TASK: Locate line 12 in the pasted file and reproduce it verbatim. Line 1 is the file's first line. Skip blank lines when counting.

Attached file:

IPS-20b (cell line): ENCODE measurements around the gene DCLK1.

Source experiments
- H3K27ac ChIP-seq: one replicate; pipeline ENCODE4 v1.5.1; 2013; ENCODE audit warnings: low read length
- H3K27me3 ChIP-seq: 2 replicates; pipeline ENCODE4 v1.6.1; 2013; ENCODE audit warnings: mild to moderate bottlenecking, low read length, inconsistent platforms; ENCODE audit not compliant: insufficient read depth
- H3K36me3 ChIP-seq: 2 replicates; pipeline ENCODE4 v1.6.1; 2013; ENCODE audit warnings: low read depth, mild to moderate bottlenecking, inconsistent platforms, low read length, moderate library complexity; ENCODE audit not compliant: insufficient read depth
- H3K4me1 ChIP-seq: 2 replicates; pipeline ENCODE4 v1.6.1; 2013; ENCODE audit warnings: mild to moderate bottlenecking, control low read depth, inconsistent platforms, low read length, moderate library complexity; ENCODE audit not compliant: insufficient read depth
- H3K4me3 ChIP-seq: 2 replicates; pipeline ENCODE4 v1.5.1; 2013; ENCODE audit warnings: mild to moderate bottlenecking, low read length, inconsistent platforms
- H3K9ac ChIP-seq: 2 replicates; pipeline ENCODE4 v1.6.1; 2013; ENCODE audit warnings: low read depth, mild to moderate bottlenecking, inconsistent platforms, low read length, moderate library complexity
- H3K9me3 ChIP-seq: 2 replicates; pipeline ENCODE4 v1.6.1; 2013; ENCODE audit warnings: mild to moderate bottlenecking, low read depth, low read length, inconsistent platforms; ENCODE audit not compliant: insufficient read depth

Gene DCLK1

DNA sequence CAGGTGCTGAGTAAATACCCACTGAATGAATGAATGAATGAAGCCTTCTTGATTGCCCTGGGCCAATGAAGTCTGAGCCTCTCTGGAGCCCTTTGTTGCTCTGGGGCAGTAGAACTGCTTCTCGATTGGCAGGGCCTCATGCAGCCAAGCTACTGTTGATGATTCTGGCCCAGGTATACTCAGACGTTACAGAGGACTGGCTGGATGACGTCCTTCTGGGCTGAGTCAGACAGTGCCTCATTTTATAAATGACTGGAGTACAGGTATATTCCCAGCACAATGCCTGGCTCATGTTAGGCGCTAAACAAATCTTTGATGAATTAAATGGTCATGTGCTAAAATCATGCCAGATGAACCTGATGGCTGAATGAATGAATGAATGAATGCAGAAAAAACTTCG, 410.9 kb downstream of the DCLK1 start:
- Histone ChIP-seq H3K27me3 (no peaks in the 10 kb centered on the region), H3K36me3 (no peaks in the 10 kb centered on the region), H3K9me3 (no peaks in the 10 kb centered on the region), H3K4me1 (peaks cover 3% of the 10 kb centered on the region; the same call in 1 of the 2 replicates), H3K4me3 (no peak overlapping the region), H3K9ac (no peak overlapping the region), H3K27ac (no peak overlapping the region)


- Histone ChIP-seq H3K27me3 (no peaks in the 10 kb centered on the region), H3K36me3 (no peaks in the 10 kb centered on the region), H3K9me3 (no peaks in the 10 kb centered on the region), H3K4me1 (peaks cover 3% of the 10 kb centered on the region; the same call in 1 of the 2 replicates), H3K4me3 (no peak overlapping the region), H3K9ac (no peak overlapping the region), H3K27ac (no peak overlapping the region)